Energy Insecurity

Energy security is a mantra often repeated by politicians but those who mindless call for energy security fail to understand just how complex the process of providing energy to a nation has become and just how many different hands are on the valves, switches or taps that can turn off or on the supplies, according to their policy of self-betterment and greed. Continue reading

Can we keep the lights on?

Can we, as a nation, keep the lights on, with these intermittent wind turbines? Can we keep the lights on, without nuclear power stations or coal burning power stations? Can we keep the lights on, with all these climate change targets? You often hear journalists and politicians ask these questions when discussing energy. The question indicates the importance of energy security, being able to flick a switch and know that the lights will come on, every time. However, they are asking the wrong question. Energy security is not about keeping the lights on. Continue reading

How the United Kingdom could suffer in another freezing winter

I write this when it is very hot in London. We are sweltering and I am enjoying the heat wave, which I personally hope will continue. However, it was not that long ago when we were suffering such cold weather that my blog entry about how your condensing boiler can stop working in very cold weather got thousand of hits.  Weather changes and we adjust to the changes with heating and cooling. And this made me think about natural gas. 86% of UK homes are connected to the gas grid. Continue reading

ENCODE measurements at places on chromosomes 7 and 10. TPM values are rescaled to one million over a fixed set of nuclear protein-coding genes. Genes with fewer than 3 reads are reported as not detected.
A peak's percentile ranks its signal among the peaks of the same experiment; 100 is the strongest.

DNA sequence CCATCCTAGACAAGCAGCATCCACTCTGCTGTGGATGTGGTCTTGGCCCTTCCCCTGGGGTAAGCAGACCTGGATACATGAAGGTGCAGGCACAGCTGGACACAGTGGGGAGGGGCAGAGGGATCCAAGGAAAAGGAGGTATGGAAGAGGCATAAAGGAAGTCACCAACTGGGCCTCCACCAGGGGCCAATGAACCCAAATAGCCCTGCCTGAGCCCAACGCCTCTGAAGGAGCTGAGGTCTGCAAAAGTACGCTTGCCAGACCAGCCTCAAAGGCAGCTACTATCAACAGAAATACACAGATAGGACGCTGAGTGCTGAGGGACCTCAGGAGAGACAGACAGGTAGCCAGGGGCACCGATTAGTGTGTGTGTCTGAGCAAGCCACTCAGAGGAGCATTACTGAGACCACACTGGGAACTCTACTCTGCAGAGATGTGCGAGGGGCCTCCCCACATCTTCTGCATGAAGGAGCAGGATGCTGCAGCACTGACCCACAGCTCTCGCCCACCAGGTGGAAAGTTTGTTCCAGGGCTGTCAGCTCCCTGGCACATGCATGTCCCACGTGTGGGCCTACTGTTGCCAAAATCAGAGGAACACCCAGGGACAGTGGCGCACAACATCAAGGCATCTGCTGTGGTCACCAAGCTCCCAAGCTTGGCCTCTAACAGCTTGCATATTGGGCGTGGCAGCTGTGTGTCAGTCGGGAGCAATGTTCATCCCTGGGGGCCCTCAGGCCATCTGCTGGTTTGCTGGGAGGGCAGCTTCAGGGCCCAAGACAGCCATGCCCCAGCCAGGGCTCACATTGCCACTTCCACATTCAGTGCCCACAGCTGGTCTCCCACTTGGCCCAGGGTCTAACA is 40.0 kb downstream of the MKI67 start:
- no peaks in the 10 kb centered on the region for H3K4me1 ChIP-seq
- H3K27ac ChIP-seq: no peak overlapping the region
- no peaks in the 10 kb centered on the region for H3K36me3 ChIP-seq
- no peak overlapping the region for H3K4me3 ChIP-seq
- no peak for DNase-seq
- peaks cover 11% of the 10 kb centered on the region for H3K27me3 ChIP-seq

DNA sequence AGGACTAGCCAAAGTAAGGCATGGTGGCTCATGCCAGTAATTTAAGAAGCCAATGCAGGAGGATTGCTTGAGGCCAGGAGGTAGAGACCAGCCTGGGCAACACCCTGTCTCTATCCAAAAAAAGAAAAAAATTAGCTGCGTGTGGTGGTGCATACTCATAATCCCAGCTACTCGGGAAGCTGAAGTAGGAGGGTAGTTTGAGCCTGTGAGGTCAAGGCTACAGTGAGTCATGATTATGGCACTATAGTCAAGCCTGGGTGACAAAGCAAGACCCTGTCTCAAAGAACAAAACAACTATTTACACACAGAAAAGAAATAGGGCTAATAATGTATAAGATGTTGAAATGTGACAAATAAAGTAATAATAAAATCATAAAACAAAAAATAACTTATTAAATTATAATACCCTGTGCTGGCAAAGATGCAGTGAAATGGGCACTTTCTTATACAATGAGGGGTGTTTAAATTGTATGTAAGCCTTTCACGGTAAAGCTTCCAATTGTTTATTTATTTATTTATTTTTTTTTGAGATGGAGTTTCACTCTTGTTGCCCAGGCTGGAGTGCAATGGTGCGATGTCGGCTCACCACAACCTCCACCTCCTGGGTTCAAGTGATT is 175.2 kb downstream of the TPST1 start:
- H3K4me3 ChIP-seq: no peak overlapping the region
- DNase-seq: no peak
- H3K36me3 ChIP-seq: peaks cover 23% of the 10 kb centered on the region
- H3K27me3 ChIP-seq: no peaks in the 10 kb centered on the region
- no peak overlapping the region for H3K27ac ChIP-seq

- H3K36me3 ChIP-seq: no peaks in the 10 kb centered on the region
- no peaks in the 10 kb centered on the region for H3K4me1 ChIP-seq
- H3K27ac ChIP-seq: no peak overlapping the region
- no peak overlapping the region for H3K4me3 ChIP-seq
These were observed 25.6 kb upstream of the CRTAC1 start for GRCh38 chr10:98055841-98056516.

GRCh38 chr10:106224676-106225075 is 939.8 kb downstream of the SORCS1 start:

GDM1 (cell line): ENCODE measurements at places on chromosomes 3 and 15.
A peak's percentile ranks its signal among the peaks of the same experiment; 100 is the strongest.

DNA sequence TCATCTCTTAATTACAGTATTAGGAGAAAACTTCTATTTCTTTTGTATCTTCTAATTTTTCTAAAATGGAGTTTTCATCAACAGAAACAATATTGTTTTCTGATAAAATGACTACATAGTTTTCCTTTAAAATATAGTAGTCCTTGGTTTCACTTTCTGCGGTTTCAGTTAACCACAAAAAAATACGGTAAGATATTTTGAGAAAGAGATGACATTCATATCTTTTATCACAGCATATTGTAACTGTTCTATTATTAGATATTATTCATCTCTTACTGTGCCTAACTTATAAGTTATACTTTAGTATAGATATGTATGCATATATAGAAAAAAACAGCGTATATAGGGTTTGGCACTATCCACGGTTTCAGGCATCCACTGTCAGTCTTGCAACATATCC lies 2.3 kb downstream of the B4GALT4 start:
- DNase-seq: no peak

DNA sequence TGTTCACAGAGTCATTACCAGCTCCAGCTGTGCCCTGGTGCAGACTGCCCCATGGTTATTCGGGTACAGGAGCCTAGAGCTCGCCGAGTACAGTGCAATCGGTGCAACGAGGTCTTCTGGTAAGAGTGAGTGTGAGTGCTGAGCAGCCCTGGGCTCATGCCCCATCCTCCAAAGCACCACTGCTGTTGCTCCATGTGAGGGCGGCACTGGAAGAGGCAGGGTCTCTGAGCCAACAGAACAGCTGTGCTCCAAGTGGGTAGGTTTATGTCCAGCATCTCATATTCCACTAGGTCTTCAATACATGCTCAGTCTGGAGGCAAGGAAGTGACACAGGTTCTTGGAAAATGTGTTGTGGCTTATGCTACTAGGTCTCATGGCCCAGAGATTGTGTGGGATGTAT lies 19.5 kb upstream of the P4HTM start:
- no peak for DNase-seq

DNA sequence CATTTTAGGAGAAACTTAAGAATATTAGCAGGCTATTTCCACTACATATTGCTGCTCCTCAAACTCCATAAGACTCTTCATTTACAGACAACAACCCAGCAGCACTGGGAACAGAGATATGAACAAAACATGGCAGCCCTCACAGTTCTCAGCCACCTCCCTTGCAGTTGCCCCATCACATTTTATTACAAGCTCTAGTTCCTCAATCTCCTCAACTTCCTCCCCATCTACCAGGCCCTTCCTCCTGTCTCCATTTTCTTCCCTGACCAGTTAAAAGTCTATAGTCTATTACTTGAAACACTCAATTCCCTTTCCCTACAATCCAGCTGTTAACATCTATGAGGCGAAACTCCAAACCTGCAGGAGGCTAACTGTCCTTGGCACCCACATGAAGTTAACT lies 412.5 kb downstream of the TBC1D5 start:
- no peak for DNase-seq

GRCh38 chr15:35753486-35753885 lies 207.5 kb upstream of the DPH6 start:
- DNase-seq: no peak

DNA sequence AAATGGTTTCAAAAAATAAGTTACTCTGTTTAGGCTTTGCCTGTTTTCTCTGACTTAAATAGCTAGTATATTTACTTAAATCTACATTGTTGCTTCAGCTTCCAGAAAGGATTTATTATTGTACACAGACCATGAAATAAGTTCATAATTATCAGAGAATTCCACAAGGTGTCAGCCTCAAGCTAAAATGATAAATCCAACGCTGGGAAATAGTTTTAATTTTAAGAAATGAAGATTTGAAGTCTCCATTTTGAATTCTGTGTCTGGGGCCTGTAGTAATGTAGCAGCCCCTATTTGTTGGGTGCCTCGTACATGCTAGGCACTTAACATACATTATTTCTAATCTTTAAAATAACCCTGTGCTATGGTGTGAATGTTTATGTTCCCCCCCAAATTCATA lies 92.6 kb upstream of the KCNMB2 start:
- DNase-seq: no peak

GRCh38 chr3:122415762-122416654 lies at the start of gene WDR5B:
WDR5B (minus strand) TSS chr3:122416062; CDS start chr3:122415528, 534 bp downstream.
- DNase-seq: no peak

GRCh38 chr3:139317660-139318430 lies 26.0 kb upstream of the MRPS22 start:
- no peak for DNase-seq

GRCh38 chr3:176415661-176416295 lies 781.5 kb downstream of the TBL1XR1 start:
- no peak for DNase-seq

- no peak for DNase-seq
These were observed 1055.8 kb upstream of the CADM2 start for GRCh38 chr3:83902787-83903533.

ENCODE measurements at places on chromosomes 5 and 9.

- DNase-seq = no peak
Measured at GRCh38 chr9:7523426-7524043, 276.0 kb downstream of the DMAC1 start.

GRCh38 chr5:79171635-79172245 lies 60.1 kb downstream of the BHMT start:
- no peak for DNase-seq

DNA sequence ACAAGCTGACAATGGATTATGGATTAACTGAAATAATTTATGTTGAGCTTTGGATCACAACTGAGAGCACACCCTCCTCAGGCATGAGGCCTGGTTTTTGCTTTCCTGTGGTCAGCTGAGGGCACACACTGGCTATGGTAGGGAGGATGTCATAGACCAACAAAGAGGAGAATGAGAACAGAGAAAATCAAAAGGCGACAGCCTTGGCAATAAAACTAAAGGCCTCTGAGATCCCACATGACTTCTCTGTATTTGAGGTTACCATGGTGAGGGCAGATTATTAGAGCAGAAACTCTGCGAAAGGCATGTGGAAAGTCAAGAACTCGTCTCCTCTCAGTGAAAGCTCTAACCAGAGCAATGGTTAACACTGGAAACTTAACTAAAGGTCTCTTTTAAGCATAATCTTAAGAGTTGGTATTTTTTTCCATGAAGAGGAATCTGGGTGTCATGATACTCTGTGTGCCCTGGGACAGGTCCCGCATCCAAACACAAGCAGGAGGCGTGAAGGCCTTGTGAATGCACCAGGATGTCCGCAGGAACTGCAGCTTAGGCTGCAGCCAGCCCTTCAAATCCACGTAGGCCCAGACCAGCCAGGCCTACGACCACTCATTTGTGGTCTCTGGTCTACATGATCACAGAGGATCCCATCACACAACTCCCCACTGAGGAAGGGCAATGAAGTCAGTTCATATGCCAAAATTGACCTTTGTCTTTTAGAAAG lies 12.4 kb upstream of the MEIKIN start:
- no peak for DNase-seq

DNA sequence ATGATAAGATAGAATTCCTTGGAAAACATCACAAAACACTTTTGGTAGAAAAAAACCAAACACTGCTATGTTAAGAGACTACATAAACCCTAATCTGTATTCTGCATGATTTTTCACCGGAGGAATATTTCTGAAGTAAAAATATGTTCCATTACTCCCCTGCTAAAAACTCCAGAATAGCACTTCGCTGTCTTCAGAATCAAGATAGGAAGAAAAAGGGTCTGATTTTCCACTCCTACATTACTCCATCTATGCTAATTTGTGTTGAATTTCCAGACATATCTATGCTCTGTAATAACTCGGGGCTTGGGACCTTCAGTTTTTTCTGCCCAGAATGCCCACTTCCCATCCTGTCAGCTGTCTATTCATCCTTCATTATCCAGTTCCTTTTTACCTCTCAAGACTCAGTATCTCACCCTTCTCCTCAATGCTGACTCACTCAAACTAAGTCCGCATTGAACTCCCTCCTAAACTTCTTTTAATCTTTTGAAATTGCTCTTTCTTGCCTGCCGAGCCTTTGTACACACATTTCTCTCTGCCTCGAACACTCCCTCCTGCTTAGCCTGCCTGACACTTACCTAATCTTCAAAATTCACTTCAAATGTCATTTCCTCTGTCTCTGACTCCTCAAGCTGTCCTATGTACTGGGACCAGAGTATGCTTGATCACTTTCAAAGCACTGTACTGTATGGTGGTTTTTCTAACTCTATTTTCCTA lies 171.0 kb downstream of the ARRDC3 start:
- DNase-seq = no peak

Energy efficiency of homes marginally improves over a decade

There are twenty two million dwellings in the United Kingdom; the vast majority of these are houses, as opposed to flats. More than eighteen million families live in houses, according to a recently published survey by the Department of Communities and Local Government. Continue reading

Who controls Europe’s natural gas?

I have always been concerned about the way in which the United Kingdom’s energy supplies are not owned by the United Kingdom. Last year the remaining energy company that had a significant state interest, British Energy, which was the United Kingdom’s largest electricity generator was sold by the United Kingdom Government to EDF, a company controlled by the French Government. British Energy generates electricity mainly from nuclear energy.

It seems to me obvious, and presumably to the French and the Russians, that energy is critical to our safety, well being and prosperity, that one way or another, the State should be able to control energy within its borders. Otherwise, the inhabitants of the state are at the mercy of the businesses that do control it. Continue reading

The energy and environmental policies of the Conservative Party

Every political party wants to appear to have “green” policies these days. Green is the new black. The policies of the Government in the United Kingdom are well defined but inchoate, and more observed in their talk than in their action. They talk the talk but do not, when push comes to shove walk the walk. Continue reading

Three pipelines and energy security

Six years ago work started on three pipelines that would carry oil from the Caspian Sea to the Mediterranean coast of Turkey. The route was designed to bypass Russia and Iran, which were thought to be potentially unfriendly to western oil and national energy interests. BP led the consortium of pipe line builders and the three pipelines were designed to carry more than a million barrels of oil every day of the year. Continue reading